Back by popular demand

©Jeffrey E Isaac, PA-C

This venerable technique has generated some interest for marine medical training. The Standards for Training and Watch Keeping (STCW) now being imposed on professional mariners requires competence in intravenous therapy for Level III medical providers, known as the “Person in Charge of Medical Care Aboard Ship” (PIC). This mean that lots of deck officers are going to be cannulating plastic veins in latex arms to learn how to start IV’s. A few lucky ones will have the opportunity to practice this skill on the real thing. Few of them will really become skilled enough to perform reliably on a sick and dehydrated patient. It takes lots of practice.

Hypodermoclysis might be a more appropriate technique for the casual user. Fluid is simply infused into the spaces under the skin from where it is absorbed into the circulatory system. Cannulating a vein is not required. The needle is simply inserted under the skin on the back, chest, abdomen, or thighs. There is much less risk of blood clots, infection, and phlebitis. It can be left in place for days, if necessary. The same fluid bags and tubing are used as with IV therapy. Hypodermoclysis may be a good back-up technique for cases where IV therapy is not possible.

Infusion rates are much slower than with IV therapy, but up to 3 liters of fluid can be given over 24 hours. This is adequate for most cases of sea sickness or dehydration from other illness. It can also be bolused (inject a larger quantity all at once) at 60 – 100 cc at a time if a line cannot be maintained.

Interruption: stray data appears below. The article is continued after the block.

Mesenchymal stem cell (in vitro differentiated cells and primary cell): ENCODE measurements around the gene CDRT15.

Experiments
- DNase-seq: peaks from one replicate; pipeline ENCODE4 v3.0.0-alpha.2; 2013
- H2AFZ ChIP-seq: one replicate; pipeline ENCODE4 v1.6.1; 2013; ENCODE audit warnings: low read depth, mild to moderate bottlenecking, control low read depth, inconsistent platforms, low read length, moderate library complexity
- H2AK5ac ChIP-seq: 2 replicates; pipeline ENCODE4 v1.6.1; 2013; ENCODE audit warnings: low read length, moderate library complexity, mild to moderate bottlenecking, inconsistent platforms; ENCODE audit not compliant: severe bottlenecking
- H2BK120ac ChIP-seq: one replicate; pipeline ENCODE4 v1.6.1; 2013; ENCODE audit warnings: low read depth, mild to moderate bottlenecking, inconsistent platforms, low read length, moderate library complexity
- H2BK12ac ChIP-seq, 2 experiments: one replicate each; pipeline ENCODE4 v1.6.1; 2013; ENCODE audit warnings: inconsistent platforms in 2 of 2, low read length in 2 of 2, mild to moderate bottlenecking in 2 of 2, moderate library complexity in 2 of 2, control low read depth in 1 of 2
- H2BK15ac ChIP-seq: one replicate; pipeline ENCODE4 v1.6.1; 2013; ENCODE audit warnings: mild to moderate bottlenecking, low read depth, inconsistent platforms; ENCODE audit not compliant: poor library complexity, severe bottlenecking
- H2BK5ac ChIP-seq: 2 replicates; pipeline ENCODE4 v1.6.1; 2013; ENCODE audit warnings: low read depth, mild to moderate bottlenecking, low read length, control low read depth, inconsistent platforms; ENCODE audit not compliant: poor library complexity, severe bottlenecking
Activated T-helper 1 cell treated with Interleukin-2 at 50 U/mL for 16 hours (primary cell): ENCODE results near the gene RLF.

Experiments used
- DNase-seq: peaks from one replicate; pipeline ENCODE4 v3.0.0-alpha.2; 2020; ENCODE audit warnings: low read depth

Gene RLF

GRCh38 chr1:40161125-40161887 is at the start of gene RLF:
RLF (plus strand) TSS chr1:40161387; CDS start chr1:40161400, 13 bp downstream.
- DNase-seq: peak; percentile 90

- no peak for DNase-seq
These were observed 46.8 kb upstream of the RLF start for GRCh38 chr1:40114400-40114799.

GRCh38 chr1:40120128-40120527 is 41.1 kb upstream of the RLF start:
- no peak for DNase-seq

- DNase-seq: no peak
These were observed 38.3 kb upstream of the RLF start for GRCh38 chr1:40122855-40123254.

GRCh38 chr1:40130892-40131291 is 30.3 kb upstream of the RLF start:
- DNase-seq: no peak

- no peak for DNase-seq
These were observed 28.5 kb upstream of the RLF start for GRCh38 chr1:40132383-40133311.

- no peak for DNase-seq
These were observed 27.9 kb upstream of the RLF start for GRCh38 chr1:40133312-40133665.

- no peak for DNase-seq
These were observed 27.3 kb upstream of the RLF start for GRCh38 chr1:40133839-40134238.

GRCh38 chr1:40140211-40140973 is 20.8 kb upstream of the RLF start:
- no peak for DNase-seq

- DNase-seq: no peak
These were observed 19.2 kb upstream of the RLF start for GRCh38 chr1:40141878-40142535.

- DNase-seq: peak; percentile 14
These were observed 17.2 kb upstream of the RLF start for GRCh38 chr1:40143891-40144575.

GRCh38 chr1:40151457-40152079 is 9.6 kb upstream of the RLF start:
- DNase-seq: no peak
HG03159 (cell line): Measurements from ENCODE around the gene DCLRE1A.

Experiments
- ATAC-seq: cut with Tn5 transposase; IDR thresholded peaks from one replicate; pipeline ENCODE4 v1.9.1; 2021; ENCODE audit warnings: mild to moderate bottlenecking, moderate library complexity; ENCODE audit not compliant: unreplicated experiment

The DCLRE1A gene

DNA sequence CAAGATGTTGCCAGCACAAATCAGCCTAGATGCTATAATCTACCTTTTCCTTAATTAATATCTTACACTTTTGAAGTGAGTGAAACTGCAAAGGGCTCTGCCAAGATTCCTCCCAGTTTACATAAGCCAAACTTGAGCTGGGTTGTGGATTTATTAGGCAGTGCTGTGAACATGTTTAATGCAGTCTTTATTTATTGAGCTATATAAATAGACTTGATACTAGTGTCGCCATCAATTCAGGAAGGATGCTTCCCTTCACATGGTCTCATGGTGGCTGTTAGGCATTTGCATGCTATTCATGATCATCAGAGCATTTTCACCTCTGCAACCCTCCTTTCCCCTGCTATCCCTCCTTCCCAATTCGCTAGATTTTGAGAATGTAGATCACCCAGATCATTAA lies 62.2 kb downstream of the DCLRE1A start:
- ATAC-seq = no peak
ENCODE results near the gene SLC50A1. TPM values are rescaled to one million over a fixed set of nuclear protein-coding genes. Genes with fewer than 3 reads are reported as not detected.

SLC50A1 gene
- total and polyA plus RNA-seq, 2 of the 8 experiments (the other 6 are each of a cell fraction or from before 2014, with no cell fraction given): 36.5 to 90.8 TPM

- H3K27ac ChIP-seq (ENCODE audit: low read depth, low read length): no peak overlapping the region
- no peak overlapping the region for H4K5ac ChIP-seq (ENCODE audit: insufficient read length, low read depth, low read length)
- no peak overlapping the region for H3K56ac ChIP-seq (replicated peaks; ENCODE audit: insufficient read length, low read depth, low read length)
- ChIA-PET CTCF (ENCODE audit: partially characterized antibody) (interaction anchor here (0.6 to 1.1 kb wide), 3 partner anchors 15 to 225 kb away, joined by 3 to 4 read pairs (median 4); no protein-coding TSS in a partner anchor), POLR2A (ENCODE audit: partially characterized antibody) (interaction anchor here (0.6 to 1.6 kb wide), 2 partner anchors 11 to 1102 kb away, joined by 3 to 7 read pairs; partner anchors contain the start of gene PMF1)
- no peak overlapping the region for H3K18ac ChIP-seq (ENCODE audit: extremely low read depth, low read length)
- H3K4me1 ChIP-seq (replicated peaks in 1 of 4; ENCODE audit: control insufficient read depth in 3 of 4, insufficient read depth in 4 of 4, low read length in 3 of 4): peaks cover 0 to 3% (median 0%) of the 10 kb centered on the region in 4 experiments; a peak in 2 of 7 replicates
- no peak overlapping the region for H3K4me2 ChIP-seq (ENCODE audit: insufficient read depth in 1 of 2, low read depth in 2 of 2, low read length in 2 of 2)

Ashore, the technique is often taught to unskilled care givers responsible for elderly or ill patients that are managed at home. The other major users of hypodermoclysis are veterinarians. Their patients do not often tolerate IV therapy. The vets bolus the cat or dog with Normal Saline or other fluid in several sites. The critter is then free to go while the fluid is absorbed over time.

It is not surprising that techniques and equipment used in home health care and veterinary medicine are often more appropriate for the marine world than those used in the emergency room. Hospitals are notoriously flat, well-lit, dry, warm, immobile, and filled with medical professionals. What offshore cruising boat looks like that?